Roof, an avowed white supremacist from the Columbia area, was sentenced to death last month after a federal jury convicted him of the execution-style killings of nine African-American worshipers at Charleston’s Emanuel AME Church in June 2015.
“Dylann roof did what these tattoos wearing so badass is supposed to be doing they don’t give a (expletive) about their white race,” McDowell wrote on Facebook on Jan. 5, according to the complaint. “All they wanne do is stay loaded on drugs the Jews put here to destory white man and they feast on the drugs. they should be Feasting on the enemy that stole their Heritage and their bloodline and trying to run us off of this Earth.”
In the same post, McDowell went on to say, “if you ain’t got the heart to fight for Yahweh like dylann roof did you need to shut the (expletive) up,” according to the complaint.
A review of Facebook instant messenger revealed that the following day, McDowell requested an “iron,” which is a code word for gun, the complaint states.
McDowell first met with an undercover FBI agent Jan. 12, believing the agent “handled problems for the Aryan Nations,” according to the complaint. They met at a Myrtle Beach hotel and discussed getting a gun, with McDowell saying he didn’t want it traced back to him.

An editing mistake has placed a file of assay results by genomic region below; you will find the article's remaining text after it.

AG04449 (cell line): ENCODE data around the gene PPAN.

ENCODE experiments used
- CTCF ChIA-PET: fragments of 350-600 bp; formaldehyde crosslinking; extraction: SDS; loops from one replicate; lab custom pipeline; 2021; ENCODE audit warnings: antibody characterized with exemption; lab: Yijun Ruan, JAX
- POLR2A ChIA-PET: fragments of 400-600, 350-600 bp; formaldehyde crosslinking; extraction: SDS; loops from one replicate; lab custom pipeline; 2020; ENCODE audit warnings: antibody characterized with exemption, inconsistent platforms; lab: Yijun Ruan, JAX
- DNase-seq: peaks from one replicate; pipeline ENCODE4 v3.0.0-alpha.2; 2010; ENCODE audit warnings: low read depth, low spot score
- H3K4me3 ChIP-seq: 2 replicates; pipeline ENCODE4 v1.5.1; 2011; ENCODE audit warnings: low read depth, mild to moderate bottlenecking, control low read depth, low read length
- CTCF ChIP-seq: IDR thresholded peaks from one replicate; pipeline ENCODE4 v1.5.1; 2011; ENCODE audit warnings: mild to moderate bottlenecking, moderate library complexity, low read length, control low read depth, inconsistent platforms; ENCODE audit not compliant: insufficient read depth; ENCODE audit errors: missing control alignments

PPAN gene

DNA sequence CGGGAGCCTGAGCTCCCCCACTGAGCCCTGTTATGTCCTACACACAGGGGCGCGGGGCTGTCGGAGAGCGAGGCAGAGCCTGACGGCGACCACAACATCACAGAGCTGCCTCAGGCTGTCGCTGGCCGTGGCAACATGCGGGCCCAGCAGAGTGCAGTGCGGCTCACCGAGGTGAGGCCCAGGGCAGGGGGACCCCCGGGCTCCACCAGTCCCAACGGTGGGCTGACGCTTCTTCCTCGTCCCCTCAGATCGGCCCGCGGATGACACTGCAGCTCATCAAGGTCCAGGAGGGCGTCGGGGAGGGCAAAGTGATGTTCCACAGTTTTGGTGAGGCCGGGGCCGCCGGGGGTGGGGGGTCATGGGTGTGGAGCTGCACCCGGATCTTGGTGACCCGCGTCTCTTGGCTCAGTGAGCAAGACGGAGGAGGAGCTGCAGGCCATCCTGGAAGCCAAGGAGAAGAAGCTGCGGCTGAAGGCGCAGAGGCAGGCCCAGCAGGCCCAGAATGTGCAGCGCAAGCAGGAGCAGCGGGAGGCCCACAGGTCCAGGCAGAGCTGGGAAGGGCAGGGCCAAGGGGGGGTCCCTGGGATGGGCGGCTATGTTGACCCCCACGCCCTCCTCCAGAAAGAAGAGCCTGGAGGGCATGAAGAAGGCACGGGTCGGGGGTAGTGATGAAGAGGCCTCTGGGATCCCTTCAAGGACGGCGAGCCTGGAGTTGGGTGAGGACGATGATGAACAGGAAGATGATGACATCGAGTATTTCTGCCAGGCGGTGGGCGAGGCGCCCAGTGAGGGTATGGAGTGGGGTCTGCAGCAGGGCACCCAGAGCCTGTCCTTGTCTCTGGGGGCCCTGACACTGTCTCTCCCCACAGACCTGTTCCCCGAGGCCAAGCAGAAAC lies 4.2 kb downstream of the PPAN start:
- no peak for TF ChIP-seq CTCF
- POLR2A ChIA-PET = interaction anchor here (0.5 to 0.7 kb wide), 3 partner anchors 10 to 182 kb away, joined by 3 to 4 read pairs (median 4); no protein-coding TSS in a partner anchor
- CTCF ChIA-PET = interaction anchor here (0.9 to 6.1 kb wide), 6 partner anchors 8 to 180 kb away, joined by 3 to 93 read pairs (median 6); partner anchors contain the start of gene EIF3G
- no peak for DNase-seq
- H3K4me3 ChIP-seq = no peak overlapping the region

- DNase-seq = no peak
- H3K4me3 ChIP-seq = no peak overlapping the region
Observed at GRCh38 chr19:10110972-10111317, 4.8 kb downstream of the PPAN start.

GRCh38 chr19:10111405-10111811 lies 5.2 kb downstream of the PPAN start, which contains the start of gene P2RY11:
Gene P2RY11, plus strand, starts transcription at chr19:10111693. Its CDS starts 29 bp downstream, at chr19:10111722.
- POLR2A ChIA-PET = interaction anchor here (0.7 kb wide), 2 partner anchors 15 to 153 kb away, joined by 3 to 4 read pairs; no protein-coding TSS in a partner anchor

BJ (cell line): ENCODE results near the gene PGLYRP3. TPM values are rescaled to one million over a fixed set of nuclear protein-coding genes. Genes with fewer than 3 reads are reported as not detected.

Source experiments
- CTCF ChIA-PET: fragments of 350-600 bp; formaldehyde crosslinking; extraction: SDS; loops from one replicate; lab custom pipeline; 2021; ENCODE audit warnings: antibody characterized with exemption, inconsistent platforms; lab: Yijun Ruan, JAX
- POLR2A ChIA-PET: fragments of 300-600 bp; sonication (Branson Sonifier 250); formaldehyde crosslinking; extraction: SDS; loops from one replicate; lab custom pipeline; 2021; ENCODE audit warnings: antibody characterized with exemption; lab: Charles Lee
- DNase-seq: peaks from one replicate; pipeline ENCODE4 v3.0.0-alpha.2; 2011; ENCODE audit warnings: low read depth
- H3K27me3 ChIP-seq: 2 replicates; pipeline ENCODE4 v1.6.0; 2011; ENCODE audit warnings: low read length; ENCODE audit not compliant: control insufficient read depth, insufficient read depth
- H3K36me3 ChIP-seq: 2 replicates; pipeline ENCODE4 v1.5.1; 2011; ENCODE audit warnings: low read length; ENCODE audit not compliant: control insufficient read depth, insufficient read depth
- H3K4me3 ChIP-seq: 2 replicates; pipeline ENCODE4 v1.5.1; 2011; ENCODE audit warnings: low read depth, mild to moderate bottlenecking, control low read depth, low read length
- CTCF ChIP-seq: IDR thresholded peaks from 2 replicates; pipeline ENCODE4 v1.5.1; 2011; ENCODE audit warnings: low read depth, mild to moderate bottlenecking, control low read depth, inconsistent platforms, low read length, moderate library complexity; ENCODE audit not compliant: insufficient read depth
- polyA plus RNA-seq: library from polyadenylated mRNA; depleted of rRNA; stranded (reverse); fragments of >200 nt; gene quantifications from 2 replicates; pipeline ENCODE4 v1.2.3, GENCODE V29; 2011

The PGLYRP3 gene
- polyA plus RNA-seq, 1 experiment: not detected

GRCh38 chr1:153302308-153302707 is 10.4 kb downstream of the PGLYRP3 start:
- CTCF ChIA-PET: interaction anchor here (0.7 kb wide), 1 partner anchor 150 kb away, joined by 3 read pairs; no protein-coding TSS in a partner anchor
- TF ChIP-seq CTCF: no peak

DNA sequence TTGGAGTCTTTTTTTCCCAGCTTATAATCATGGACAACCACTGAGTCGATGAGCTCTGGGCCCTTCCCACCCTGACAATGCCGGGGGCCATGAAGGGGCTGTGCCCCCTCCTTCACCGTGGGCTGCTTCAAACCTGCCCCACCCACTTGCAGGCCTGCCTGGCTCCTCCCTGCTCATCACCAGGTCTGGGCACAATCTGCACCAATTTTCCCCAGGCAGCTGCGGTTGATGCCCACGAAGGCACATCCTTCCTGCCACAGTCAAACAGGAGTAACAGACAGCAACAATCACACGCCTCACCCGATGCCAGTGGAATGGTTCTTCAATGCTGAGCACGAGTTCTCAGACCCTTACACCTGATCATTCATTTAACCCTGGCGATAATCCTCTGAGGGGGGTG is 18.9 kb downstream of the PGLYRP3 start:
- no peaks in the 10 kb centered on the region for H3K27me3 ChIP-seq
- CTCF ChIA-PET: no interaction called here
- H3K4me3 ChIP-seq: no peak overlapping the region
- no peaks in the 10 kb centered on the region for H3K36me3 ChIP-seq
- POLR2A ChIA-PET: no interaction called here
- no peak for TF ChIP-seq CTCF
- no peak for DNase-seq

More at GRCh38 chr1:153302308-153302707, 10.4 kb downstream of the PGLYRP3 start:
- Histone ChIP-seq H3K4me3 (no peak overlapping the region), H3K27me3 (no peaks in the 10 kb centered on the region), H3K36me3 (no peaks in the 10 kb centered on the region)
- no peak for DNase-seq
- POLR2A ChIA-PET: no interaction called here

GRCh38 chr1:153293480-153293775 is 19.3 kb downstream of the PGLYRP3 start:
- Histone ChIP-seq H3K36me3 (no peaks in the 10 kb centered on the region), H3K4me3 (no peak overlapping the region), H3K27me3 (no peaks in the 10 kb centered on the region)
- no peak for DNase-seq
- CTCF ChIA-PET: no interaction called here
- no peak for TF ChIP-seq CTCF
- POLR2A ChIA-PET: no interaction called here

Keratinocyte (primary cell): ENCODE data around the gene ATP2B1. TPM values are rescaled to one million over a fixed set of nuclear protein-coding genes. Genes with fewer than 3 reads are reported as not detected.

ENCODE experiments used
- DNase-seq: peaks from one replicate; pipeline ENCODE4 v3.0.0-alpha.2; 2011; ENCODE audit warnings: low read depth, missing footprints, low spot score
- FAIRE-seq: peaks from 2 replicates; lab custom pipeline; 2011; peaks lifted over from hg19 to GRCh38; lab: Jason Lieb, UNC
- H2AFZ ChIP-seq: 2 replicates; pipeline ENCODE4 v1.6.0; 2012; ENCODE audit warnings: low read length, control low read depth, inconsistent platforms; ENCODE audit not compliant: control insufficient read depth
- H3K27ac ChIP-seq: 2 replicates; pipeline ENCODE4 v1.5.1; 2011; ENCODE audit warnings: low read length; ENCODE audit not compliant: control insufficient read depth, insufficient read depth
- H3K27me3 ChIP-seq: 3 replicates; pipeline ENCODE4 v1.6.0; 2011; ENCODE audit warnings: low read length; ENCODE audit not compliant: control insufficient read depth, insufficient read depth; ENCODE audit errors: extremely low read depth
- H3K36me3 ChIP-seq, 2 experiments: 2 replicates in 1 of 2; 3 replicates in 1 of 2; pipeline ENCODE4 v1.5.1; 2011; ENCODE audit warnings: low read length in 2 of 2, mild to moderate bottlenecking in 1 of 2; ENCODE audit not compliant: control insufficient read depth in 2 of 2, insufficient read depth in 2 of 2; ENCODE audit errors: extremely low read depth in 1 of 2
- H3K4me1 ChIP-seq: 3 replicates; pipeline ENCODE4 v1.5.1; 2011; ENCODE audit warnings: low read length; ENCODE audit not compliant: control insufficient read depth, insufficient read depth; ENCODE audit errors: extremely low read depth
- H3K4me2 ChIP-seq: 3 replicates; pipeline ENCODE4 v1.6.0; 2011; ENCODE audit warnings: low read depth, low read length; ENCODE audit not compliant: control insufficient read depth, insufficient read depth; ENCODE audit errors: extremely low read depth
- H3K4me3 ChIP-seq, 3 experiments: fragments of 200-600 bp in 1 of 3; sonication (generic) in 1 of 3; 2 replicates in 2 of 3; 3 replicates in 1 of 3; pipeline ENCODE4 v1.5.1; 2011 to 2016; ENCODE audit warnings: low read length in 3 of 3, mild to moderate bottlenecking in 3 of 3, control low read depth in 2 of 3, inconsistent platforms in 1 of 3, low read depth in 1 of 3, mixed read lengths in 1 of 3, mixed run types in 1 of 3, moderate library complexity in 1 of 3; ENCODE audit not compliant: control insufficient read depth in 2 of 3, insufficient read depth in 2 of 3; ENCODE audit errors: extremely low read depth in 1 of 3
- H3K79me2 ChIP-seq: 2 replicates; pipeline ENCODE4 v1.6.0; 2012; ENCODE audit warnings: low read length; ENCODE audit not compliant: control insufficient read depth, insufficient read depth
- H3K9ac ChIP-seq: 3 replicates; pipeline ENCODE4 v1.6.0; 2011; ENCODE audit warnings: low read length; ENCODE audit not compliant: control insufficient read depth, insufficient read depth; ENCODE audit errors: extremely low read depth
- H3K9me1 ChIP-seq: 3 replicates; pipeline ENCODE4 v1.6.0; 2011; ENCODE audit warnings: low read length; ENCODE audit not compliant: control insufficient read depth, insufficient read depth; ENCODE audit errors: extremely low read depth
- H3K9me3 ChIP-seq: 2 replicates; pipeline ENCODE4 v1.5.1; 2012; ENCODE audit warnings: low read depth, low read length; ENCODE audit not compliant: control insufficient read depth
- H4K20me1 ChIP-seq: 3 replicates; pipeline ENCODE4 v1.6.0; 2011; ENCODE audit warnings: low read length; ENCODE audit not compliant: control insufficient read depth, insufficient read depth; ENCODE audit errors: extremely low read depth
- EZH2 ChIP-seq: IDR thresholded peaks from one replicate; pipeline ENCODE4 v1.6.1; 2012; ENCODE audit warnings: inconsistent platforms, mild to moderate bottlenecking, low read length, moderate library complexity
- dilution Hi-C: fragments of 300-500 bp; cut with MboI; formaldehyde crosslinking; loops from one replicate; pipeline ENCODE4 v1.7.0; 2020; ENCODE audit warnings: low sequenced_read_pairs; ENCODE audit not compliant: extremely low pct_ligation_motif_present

During the same meeting, McDowell “further voiced apparent frustration with other white supremacists, stating that screaming ‘white power’ was not getting the job done,” the complaint states.
“I seen what Dylann Roof did, and in my heart I reckon I got a little bit of hatred and I ... I want to do that (expletive),” McDowell said, according to the complaint. He continued: “If I could do something on a (expletive) big scale and write on the (expletive) building or whatever, ‘In the spirit of Dylann Roof.’”
McDowell told the officer he had not decided on a place or time to conduct the attack, but he apparently wanted to carry out the attack outside Horry County. He requested either a .38- or .40-caliber weapon, and it was agreed that the undercover agent would get McDowell a .40-caliber Glock. McDowell also said he would like hollow-point ammunition.
“I just be plotting it out,” McDowell said during a Jan. 26 conversation with the agent. “Like, I mean you just run up there on them if they back there partying and all with a (expletive) AK and rip them (expletive) down, and throw a (expletive) something at them.”
McDowell’s criminal record extends to 2006 and includes multiple convictions for burglary and assault and battery as well as assault and battery of a high and aggravated nature, according to SLED. Most recently, McDowell was convicted in September 2013 on charges of third-degree assault and battery and malicious injury to property.
The U.S. Attorney’s Office said McDowell appeared before a federal magistrate Thursday morning and is expected at a preliminary hearing and a detention hearing in Florence on Tuesday afternoon. He remains in the Florence County Detention Center.